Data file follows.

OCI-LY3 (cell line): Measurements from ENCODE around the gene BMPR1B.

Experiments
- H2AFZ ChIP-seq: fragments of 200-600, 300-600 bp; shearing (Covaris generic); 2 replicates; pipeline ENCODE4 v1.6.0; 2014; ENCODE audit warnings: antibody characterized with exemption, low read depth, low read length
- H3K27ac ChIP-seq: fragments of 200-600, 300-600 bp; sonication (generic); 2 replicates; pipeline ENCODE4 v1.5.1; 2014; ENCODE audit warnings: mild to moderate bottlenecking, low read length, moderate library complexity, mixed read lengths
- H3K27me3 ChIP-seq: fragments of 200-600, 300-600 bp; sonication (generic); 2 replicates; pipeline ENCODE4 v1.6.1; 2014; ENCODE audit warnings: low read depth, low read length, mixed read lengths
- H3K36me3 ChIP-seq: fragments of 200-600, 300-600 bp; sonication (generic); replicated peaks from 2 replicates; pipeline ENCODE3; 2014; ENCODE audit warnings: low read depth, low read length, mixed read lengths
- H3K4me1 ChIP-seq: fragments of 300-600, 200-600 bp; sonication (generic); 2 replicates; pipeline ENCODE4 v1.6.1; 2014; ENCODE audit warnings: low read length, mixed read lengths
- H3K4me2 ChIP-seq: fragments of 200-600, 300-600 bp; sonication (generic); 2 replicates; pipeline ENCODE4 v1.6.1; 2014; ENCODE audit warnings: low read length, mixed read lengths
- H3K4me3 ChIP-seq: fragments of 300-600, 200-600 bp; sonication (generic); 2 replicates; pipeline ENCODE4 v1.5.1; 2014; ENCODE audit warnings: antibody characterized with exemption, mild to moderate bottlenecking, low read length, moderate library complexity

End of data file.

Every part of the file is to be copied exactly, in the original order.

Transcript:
OCI-LY3 (cell line): Measurements from ENCODE around the gene BMPR1B.

Experiments
- H2AFZ ChIP-seq: fragments of 200-600, 300-600 bp; shearing (Covaris generic); 2 replicates; pipeline ENCODE4 v1.6.0; 2014; ENCODE audit warnings: antibody characterized with exemption, low read depth, low read length
- H3K27ac ChIP-seq: fragments of 200-600, 300-600 bp; sonication (generic); 2 replicates; pipeline ENCODE4 v1.5.1; 2014; ENCODE audit warnings: mild to moderate bottlenecking, low read length, moderate library complexity, mixed read lengths
- H3K27me3 ChIP-seq: fragments of 200-600, 300-600 bp; sonication (generic); 2 replicates; pipeline ENCODE4 v1.6.1; 2014; ENCODE audit warnings: low read depth, low read length, mixed read lengths
- H3K36me3 ChIP-seq: fragments of 200-600, 300-600 bp; sonication (generic); replicated peaks from 2 replicates; pipeline ENCODE3; 2014; ENCODE audit warnings: low read depth, low read length, mixed read lengths
- H3K4me1 ChIP-seq: fragments of 300-600, 200-600 bp; sonication (generic); 2 replicates; pipeline ENCODE4 v1.6.1; 2014; ENCODE audit warnings: low read length, mixed read lengths
- H3K4me2 ChIP-seq: fragments of 200-600, 300-600 bp; sonication (generic); 2 replicates; pipeline ENCODE4 v1.6.1; 2014; ENCODE audit warnings: low read length, mixed read lengths
- H3K4me3 ChIP-seq: fragments of 300-600, 200-600 bp; sonication (generic); 2 replicates; pipeline ENCODE4 v1.5.1; 2014; ENCODE audit warnings: antibody characterized with exemption, mild to moderate bottlenecking, low read length, moderate library complexity